Yes, Robbie got some wicked character development, and the Love God was one hell of a hilarious character. (John DiMaggio is awesome.) Unfortunately, “The Love God” suffers from other character mishandling, idiotic moments, and an ending that seemed to leave an awkward taste in my mouth on both fronts. Less skippable than “Roadside Attraction”, but not watching it wouldn’t be the end of the world.
38. Dipper vs. Manliness
Its critique of hyper-masculinity is pretty quirky, but the plot itself – A and B – were both executed in a rather boring, pretty cliché way. ABBA jokes do not a good episode make. It launched Mabel’s bond with Stan, but it did so in a rather boring way. While I would watch it over “Roadside Attraction”, skipping it wouldn’t be the end of the world.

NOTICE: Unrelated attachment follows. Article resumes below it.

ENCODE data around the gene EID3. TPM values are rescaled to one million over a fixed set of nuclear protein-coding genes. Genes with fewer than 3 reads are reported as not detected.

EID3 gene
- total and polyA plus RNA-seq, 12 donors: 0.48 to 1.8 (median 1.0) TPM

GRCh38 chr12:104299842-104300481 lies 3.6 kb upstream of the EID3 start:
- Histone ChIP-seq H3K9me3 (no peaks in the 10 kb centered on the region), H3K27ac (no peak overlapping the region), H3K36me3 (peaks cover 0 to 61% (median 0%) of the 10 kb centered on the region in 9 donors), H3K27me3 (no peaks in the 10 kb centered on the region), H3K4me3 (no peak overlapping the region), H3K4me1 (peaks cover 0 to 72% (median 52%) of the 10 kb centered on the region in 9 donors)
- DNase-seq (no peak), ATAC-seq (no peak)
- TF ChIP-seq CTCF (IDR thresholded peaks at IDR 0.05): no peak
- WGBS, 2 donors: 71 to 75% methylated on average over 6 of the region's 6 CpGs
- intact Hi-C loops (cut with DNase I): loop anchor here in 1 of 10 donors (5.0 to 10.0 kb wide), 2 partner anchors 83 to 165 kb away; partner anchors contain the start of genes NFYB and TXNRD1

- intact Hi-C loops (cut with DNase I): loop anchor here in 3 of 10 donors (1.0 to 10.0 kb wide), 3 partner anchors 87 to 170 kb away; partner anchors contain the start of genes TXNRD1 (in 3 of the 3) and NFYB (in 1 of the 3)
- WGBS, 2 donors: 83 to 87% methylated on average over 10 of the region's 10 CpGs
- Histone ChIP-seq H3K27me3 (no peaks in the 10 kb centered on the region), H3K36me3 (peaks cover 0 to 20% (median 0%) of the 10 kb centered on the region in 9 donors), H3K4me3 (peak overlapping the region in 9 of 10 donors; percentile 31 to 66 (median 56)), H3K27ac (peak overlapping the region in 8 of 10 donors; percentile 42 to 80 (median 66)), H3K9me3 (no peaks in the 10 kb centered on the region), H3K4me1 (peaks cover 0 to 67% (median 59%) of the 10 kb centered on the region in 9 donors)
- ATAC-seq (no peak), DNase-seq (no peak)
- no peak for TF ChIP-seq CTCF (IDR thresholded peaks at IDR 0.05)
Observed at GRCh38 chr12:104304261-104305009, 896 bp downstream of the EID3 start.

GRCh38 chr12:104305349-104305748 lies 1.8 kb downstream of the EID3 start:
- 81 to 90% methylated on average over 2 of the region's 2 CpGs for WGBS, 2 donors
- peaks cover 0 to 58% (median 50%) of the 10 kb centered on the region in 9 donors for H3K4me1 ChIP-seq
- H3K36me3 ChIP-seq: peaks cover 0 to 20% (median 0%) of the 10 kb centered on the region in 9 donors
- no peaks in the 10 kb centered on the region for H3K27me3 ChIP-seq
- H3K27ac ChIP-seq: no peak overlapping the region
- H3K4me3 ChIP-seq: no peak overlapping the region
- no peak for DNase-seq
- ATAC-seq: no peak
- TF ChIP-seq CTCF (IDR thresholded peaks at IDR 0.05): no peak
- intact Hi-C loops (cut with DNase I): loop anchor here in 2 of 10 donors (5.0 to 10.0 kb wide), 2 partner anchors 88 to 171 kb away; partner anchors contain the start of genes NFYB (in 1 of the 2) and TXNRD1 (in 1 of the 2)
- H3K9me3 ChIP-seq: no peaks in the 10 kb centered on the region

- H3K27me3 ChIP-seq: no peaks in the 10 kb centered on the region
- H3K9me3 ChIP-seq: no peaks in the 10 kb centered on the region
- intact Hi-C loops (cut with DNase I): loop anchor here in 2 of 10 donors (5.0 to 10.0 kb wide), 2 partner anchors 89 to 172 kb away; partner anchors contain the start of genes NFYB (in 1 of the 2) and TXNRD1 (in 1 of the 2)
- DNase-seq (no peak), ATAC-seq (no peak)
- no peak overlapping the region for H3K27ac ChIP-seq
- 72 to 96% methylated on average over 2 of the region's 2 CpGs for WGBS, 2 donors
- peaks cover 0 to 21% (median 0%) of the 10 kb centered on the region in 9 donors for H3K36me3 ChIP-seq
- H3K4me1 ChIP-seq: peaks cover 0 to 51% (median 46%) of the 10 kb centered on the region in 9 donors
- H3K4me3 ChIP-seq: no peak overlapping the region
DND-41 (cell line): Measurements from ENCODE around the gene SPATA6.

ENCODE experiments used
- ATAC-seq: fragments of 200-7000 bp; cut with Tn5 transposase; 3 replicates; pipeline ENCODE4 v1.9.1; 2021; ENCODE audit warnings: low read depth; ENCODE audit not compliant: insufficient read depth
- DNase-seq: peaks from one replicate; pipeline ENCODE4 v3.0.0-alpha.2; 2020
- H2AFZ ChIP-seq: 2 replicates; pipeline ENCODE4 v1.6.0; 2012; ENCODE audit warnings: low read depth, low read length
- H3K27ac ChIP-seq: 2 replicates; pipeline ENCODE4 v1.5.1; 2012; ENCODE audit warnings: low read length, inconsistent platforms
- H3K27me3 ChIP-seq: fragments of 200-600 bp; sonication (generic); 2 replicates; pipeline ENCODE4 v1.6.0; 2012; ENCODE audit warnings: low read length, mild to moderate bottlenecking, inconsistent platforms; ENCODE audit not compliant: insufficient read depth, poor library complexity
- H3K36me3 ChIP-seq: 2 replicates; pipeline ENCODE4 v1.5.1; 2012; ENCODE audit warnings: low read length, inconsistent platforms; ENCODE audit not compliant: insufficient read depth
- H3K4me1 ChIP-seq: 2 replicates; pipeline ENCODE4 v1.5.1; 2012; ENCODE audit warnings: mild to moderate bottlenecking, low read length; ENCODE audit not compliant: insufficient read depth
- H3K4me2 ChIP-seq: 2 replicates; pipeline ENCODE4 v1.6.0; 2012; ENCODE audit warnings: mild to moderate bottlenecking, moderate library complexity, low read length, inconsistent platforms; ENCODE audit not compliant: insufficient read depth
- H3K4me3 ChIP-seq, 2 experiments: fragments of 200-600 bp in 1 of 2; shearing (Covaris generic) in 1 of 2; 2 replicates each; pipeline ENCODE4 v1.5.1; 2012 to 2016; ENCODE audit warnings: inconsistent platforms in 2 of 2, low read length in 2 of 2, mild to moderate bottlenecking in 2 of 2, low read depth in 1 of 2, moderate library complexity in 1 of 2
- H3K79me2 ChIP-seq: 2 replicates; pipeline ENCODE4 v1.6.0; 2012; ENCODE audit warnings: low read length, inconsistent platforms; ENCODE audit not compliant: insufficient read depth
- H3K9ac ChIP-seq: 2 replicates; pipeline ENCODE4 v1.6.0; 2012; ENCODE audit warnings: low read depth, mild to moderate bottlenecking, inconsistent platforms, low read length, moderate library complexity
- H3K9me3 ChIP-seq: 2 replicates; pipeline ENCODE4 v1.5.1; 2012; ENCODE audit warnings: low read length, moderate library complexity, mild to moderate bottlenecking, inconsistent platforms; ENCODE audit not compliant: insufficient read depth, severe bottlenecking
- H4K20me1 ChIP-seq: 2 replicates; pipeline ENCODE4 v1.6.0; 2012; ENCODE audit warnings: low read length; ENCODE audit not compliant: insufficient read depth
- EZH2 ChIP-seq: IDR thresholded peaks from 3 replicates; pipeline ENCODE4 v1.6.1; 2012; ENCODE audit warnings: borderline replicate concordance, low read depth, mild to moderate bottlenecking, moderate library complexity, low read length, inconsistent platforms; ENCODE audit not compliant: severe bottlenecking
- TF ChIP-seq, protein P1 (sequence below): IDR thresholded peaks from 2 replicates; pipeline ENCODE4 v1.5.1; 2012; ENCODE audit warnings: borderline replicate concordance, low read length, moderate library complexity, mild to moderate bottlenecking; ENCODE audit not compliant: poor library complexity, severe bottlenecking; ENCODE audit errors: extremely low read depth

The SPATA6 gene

37. Little Gift Shop of Horrors
The weaker of the two “anthology” episodes. I personally prefer it when my episodes have, y’know, a sense of continuity. Otherwise decent, but even without the continuity issues, it still would’ve landed in the bottom quarter – weak character development sorta hides behind the great animation and Neil DeGrasse Tyson.
36. The Stanchurian Candidate
This was almost a brilliant political satire – especially in the wake of Donald Trump’s candidacy for president. Unfortunately, a rather weak ending, weak jokes, and a scene that might render this entire episode pointless… well, it renders the episode somewhat pointless.
35. Boss Mabel
It does have a decent message on the concepts of stern control vs. loose management, and “Cash Wheel” was funny, but other than that… not a whole lot. A bit of foresight into Mabel’s relationship with Stan was cool, but otherwise, skipping it won’t cost you much. It’s cute, but… meh.